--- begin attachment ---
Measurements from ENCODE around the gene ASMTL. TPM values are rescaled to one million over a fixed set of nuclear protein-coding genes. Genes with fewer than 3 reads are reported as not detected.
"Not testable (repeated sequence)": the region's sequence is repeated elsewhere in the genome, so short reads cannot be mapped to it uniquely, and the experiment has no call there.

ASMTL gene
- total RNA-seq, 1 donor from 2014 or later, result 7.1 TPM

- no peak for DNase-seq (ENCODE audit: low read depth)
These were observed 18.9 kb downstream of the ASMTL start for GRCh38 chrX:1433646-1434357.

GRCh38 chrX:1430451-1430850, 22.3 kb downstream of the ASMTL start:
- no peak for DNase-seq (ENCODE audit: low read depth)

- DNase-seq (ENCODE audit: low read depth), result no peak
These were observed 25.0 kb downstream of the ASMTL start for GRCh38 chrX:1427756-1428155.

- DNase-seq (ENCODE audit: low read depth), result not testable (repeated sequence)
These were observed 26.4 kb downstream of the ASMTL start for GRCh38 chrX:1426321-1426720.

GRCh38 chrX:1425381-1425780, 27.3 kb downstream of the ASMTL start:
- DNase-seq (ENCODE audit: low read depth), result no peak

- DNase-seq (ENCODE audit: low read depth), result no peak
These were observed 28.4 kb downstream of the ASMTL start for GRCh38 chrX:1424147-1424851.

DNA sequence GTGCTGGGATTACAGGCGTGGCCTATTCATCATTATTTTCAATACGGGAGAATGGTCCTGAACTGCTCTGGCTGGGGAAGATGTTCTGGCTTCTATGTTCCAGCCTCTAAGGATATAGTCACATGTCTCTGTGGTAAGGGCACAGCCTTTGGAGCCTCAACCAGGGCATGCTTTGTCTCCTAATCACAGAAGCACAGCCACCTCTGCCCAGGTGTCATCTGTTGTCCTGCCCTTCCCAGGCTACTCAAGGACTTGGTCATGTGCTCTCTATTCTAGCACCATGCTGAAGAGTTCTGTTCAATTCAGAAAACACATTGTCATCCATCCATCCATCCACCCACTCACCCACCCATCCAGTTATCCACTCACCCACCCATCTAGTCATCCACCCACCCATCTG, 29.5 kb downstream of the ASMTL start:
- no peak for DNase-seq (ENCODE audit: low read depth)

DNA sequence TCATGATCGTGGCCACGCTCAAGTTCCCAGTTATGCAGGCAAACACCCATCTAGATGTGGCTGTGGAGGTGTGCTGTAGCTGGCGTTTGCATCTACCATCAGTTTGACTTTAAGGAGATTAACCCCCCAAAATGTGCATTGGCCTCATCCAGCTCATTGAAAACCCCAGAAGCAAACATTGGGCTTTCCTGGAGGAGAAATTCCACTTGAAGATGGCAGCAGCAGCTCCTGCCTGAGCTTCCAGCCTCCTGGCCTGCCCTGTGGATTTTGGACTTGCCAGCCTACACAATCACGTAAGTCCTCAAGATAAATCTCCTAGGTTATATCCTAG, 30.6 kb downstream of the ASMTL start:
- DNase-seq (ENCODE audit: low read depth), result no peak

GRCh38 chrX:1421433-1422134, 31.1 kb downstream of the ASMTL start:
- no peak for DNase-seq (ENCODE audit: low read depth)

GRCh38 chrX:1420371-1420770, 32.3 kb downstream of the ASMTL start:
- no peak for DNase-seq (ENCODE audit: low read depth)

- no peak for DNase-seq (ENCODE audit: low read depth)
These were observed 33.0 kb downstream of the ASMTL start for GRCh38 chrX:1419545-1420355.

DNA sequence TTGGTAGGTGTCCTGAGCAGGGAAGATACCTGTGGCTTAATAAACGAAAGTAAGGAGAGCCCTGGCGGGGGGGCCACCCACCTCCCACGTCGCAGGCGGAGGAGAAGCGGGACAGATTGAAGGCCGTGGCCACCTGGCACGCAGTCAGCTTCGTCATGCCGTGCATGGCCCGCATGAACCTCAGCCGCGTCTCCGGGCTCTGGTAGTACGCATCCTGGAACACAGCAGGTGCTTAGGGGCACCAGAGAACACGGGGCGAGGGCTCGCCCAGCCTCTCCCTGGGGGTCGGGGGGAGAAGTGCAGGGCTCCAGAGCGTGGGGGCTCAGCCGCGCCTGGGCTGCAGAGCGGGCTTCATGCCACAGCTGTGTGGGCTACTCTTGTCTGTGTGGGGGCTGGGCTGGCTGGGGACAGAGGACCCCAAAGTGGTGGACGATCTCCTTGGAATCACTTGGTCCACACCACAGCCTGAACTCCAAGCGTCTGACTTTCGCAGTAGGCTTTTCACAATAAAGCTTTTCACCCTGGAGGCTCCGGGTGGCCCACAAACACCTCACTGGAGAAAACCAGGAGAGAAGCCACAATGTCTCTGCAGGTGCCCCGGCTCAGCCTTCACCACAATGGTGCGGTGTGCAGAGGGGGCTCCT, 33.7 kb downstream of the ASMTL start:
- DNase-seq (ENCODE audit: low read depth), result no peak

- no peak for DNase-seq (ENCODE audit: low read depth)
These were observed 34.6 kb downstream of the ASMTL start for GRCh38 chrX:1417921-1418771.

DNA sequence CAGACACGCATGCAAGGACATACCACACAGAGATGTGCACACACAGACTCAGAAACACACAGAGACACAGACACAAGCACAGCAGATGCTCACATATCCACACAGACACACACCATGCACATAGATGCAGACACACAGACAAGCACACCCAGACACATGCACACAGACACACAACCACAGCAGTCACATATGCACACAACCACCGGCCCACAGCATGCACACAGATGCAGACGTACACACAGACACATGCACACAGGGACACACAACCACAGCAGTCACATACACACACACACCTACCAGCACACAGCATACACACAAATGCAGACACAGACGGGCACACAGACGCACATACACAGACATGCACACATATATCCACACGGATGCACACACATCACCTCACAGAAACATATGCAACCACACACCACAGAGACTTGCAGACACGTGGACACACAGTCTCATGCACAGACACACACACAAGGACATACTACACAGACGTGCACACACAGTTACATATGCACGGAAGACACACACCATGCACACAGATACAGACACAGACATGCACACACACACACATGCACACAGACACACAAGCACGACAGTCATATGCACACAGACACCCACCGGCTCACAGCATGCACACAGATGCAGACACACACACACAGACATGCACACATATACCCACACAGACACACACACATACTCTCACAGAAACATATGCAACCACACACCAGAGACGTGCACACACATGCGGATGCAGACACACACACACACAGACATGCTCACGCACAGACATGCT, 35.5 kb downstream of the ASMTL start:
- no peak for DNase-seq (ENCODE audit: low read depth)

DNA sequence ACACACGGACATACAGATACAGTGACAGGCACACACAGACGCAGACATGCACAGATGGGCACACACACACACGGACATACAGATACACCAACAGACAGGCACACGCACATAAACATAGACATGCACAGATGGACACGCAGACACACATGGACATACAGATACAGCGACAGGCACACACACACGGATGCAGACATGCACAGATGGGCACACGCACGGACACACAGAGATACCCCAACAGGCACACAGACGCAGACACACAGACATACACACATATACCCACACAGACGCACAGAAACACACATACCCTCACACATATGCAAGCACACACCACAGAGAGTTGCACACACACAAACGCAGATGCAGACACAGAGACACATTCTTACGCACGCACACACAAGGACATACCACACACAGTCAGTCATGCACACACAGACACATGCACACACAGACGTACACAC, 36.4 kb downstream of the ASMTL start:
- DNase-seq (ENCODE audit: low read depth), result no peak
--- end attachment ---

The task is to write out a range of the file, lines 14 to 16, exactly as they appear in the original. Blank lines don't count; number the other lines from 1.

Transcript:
- DNase-seq (ENCODE audit: low read depth), result no peak

- DNase-seq (ENCODE audit: low read depth), result no peak
These were observed 28.4 kb downstream of the ASMTL start for GRCh38 chrX:1424147-1424851.